The Belgian fiction movie “C’est arrivé près de chez vous” pretends to be (and looks like) a documentary about Ben, a serial killer; one of the consequences of this stylistic choice is that the movie asks the spectator to believe that the murders on screen could actually be real ones, involving real people in the outside world. Can a spectator believe such a cinematic statement? In other words, can a fiction movie really look like a documentary and present itself as a non-fiction movie? And on the other side, can a non-fiction movie show outrageous realities and be believed? What are the cinematic boundaries of the believable? Starting from Alexandra Juhasz’s definition of fake documentaries and from Allan Casebier’s phenomenology of film, I consider how fake documentaries pose some questions about the spectator’s perception of a reality through the cinematic medium and how they shake the norms that constitute our horizons, forcing us to enjoy a different perspective on a topic.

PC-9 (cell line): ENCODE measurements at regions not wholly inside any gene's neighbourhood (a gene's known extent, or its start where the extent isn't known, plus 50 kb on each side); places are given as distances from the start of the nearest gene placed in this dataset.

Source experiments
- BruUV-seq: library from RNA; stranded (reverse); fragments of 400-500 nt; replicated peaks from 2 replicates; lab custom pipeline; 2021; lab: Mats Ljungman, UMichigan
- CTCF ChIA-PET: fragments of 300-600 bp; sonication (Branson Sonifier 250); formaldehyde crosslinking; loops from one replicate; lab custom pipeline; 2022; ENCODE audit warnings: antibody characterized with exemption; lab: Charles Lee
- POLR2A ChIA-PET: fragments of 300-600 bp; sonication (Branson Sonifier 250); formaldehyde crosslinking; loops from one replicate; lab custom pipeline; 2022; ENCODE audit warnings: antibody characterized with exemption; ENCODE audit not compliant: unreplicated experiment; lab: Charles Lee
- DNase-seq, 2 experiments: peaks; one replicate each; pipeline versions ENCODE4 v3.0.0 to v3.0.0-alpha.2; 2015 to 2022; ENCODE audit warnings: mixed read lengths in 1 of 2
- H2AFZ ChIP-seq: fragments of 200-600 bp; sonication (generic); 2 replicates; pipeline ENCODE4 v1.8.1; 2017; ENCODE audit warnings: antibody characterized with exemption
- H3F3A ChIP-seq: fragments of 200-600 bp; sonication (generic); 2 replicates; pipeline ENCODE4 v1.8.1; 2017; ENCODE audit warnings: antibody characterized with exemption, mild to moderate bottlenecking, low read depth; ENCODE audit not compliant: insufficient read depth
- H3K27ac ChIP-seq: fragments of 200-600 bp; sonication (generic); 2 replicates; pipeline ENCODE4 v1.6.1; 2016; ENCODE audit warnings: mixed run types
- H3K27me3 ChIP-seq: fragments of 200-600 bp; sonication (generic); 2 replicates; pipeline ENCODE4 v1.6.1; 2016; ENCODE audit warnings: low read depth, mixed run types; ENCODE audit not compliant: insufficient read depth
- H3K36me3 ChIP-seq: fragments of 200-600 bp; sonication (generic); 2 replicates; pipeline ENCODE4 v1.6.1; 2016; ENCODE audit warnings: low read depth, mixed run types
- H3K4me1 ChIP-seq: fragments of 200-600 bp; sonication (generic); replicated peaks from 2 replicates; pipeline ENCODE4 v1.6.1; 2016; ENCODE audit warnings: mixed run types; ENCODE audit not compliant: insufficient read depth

|Keywords:||Documentary, Film Phenomenology, Cognitivism, Man Bites Dog, Fake documentaries|
PhD Candidate/Lecturer, Department of Italian Studies, McGill University, Montreal, Quebec, Canada